|Publication number||US5701156 A|
|Application number||US 08/449,787|
|Publication date||Dec 23, 1997|
|Filing date||May 24, 1995|
|Priority date||May 24, 1995|
|Publication number||08449787, 449787, US 5701156 A, US 5701156A, US-A-5701156, US5701156 A, US5701156A|
|Inventors||James A. Pierce|
|Original Assignee||Pierce; James A.|
|Export Citation||BiBTeX, EndNote, RefMan|
|Patent Citations (7), Referenced by (15), Classifications (10), Legal Events (6)|
|External Links: USPTO, USPTO Assignment, Espacenet|
1. Field of the Invention
The apparatus of this invention resides in the field of electro-optical devices for observing a spray pattern and more particularly relates to testing apparatus and method of use for measuring the quality of manufactured spray nozzles.
2. Description of the Prior Art
Spray nozzles attachable to pressurized or aerosol cans containing products of all descriptions are presently manufactured in enormous quantities throughout the world. Other spraying devices are also well known which generally disperse a liquid through an orifice in a spray. Materials such as finishes, lubricants, toiletries and insect repellants to name a few are packaged in hand-held cans and dispensed by the pressure contained therein by depressing a nozzle-containing button mounted atop the can, thereby allowing the product to emanate from the container through the nozzle in a pattern suitable to the purpose of the material.
The orifices of such nozzles or spray devices are quite small and incapable of being examined for quality by mere visual observation. Even a small change in the shape of the orifice can produce a resultant spray pattern completely unsuited for the purpose for which the product is sold.
To Applicant's knowledge the only method of nozzle or spray device testing presently in use is random sampling of completed units according to a predetermined regimen of boundary parameters. Such testing method, though, is somewhat inaccurate, wasteful of product which then cannot be sold, and tests only a small number of nozzles or spray devices.
It is an object of the present invention to provide testing apparatus which will examine one or more spray devices or nozzles in sequence for quality control purposes.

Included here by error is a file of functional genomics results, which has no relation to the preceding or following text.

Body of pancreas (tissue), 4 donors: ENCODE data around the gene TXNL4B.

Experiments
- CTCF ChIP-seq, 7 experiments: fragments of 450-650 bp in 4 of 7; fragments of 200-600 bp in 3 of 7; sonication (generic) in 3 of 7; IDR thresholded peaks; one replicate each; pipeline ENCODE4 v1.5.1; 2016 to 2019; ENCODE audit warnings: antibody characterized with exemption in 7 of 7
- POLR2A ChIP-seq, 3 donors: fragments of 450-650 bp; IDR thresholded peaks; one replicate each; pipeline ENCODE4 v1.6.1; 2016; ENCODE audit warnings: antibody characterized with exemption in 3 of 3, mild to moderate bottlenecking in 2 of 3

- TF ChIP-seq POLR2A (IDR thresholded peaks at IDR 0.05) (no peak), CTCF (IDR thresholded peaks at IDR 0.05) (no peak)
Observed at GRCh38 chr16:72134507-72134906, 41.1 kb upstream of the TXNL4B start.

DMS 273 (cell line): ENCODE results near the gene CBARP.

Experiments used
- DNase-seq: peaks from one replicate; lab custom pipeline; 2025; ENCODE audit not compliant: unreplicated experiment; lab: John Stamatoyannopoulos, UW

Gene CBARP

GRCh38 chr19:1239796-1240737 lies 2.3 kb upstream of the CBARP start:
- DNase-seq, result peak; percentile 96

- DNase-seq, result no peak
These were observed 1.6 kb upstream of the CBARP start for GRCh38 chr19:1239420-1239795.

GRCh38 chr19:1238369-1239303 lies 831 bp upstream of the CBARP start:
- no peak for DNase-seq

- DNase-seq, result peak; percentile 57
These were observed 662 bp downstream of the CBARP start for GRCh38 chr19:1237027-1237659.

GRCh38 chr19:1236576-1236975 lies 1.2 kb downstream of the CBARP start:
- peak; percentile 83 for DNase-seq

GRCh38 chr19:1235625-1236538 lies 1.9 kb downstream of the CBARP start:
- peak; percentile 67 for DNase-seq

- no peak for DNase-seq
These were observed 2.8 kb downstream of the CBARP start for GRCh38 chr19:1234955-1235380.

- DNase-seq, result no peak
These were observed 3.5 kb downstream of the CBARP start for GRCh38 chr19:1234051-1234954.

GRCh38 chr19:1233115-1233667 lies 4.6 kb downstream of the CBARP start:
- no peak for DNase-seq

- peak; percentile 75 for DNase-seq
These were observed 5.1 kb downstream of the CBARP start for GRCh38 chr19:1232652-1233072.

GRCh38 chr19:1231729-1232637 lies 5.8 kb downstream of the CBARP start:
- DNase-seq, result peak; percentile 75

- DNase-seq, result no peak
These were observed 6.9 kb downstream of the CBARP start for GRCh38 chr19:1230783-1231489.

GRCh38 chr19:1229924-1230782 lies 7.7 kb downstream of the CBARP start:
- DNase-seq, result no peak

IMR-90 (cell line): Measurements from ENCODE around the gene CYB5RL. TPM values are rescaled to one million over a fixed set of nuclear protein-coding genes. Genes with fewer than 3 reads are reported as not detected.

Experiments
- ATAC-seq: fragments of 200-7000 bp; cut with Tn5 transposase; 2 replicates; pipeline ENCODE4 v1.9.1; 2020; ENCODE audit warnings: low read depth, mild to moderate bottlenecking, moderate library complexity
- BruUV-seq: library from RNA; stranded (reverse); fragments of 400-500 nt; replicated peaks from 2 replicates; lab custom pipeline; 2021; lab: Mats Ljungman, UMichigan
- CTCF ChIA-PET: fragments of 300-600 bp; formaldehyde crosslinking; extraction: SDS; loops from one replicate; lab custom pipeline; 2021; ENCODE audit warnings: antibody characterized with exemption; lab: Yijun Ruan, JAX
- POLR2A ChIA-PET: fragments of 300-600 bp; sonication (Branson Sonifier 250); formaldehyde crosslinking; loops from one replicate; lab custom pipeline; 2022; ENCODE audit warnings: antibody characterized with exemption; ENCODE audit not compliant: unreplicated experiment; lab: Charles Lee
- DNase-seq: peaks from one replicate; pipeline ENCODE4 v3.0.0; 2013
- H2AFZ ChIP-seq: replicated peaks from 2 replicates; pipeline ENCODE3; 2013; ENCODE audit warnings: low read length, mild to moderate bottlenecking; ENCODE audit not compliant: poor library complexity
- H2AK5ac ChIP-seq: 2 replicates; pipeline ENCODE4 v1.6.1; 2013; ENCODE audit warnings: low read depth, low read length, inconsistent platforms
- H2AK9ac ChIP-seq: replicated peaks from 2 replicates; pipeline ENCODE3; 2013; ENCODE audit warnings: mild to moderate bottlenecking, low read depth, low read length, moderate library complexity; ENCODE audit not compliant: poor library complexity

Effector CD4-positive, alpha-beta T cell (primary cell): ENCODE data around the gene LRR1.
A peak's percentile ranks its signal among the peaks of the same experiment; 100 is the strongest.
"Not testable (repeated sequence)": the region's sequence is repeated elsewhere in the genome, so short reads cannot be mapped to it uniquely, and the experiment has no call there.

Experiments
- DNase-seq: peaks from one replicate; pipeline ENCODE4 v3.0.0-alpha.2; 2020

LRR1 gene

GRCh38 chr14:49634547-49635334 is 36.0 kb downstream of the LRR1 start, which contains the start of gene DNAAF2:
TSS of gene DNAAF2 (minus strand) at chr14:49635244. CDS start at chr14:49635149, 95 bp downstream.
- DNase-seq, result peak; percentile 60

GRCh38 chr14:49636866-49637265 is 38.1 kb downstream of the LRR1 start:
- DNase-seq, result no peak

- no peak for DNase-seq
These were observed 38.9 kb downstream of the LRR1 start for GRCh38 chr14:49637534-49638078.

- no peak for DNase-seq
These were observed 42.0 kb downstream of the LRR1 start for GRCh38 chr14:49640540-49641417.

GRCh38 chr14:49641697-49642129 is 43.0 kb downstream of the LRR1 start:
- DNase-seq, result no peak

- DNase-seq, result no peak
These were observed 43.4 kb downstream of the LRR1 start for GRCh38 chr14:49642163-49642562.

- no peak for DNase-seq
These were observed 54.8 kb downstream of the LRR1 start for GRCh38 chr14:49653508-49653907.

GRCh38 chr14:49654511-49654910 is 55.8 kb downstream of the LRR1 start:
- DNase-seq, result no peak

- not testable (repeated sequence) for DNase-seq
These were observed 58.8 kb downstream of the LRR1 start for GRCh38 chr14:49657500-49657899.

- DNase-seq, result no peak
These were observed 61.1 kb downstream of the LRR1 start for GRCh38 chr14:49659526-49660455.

The invention may be summarized as an electro-optical device and method of use for observing, analyzing and/or recording the parameters of the dispersion pattern of the spray plume emanating from a subject spray device or nozzle, hereinafter collectively referred to as nozzles. The method of use is accomplished by providing a substantially light-impervious enclosure and directing a nozzle spray plume of, for example, an inert gas such as helium within the enclosure; directing a light beam through the plume and onto a reflective screen; and observing with a television camera the disturbance in the index of refraction of air caused by the plume. In a further embodiment of the invention the combination of a second light beam, screen and camera can be added to examine a second plume dimension and to detect angular separation of selected plume diameters as may be desired. A signal processor such as a computer, television monitor, or both in combination, is used to observe, record and analyze the spray pattern. Where desired, the computer can be further used to automate the entire process of sequentially presenting a plurality of nozzles for examination and summarizing the results of testing an entire batch from a production process.
In the preferred embodiment of the invention, a fiber optic unit is placed at the focal point of a concave collimating mirror which is positioned to direct a beam of parallel light through the plume and onto the screen. Typical nozzle spray patterns are elongated and somewhat oval in shape. Parameters which can be measured by the apparatus of this invention include the minimum and maximum diameters of the plume as well as tangent angles of the plume envelope.
The particular features and advantages of the invention will be more fully understood from the description of the preferred embodiment taken with the drawings which follow.
FIG. 1 illustrates a perspective view of the preferred embodiment of the apparatus of this invention.
FIG. 2 illustrates a cutaway side view of the apparatus of FIG. 1.
FIG. 3 illustrates a cutaway top view of the apparatus of FIG. 1.
FIG. 4 illustrates a cutaway bottom view of the apparatus of FIG. 1.